Taiwan took to heart its hard-earned lessons from the SARS outbreak and is now one of the success stories in the struggle against COVID-19.
Beth Duff-Brown writes for Stanford Health Policy:
Stanford Health Policy’s Jason Wang, MD, PhD, an associate professor of pediatrics at Stanford Medicine who also has a PhD in policy analysis, credits his native Taiwan with using new technology and a robust pandemic prevention plan put into place at the 2003 SARS outbreak.
“The Taiwan government established the National Health Command Center (NHCC) after SARS and it’s become part of a disaster management center that focuses on large-outbreak responses and acts as the operational command point for direct communications,” said Wang, a pediatrician and the director of the Center for Policy, Outcomes, and Prevention at Stanford. The NHCC also established the Central Epidemic Command Center, which was activated in early January.
“And Taiwan rapidly produced and implemented a list of at least 124 action items in the past five weeks to protect public health,” Wang said. “The policies and actions go beyond border control because they recognized that that wasn’t enough.”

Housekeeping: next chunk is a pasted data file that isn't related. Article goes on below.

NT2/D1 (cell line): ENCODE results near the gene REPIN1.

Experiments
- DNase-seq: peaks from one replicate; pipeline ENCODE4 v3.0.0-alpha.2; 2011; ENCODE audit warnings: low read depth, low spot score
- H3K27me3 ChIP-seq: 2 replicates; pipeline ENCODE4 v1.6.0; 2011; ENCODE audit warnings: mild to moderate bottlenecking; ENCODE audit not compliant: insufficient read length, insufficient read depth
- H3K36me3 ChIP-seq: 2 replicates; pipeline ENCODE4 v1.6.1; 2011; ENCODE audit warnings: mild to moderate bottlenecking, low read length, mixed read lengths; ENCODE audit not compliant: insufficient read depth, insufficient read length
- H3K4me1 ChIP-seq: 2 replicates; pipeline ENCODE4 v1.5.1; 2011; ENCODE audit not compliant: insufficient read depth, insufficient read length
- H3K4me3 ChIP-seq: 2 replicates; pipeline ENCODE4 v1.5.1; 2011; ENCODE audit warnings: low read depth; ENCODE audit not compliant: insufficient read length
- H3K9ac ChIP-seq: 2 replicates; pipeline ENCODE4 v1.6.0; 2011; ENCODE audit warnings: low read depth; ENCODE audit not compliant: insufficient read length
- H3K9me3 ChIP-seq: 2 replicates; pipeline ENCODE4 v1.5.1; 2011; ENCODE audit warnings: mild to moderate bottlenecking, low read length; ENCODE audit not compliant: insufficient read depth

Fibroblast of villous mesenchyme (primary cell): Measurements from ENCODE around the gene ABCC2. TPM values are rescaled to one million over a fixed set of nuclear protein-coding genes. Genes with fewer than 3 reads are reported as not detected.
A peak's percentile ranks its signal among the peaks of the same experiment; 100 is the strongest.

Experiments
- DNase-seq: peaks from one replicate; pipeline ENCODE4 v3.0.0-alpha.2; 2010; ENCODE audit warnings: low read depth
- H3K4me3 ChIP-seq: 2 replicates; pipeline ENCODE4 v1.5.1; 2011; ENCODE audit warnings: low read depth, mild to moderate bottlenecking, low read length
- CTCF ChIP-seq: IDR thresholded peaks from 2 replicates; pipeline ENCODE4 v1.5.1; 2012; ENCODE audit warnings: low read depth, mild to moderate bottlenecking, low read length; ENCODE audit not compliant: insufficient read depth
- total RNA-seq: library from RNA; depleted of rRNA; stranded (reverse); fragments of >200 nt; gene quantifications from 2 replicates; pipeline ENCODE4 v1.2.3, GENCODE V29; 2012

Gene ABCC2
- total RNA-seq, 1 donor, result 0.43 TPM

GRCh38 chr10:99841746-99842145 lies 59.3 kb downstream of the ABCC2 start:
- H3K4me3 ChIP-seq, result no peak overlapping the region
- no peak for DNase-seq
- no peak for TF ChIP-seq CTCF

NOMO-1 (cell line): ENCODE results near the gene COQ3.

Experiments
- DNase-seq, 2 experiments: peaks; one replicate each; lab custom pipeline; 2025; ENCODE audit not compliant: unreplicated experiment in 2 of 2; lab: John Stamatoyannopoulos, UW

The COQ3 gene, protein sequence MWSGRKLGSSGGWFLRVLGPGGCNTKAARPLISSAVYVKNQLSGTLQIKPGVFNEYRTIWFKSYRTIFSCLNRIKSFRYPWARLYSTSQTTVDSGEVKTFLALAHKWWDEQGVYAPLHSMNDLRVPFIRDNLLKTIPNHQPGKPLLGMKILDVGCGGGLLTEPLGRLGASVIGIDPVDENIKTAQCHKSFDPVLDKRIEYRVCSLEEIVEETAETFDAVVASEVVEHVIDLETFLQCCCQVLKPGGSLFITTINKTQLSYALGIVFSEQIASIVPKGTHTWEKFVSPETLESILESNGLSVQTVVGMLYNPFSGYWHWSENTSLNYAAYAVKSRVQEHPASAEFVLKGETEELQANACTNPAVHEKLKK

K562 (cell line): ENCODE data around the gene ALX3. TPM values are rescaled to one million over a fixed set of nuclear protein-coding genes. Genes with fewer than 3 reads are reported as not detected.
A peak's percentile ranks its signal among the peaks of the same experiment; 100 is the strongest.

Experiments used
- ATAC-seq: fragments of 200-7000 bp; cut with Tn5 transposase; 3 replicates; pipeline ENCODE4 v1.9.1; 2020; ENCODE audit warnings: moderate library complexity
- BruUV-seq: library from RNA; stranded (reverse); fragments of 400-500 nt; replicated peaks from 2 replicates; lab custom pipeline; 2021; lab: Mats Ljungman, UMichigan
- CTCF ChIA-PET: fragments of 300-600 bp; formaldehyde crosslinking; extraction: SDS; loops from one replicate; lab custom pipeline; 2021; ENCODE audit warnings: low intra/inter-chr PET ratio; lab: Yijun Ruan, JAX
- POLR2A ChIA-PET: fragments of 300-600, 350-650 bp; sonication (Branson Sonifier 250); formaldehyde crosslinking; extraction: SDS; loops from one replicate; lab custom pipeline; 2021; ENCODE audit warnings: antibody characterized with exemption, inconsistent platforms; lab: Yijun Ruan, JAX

The authors note that Taiwan integrated its national health insurance database with its immigration and customs database to begin the creation of big data for analytics. That allowed them case identification by generating real-time alerts during a clinical visit based on travel history and clinical symptoms.
Taipei also used Quick Response (QR) code scanning and online reporting of travel history and health symptoms to classify travelers’ infectious risks based on flight origin and travel history in the last 14 days. People who had not traveled to high-risk areas were sent a health declaration border pass via SMS for faster immigration clearance; those who had traveled to high-risk areas were quarantined at home and tracked through their mobile phones to ensure that they stayed home during the incubation period.
The country also instituted a toll-free hotline for citizens to report suspicious symptoms in themselves or others. As the disease progressed, the government called on major cities to establish their own hotlines so that the main hotline would not become jammed.
Some might say that because Taiwan is such a small country — about 19 times smaller than Texas — it is easier to mobilize during emergencies. Yet Taiwan is particularly challenged by its proximity to China and the fact that 850,000 of its citizens reside on the mainland; another 400,000 work there. Taiwan had 2.71 million visitors from China last year.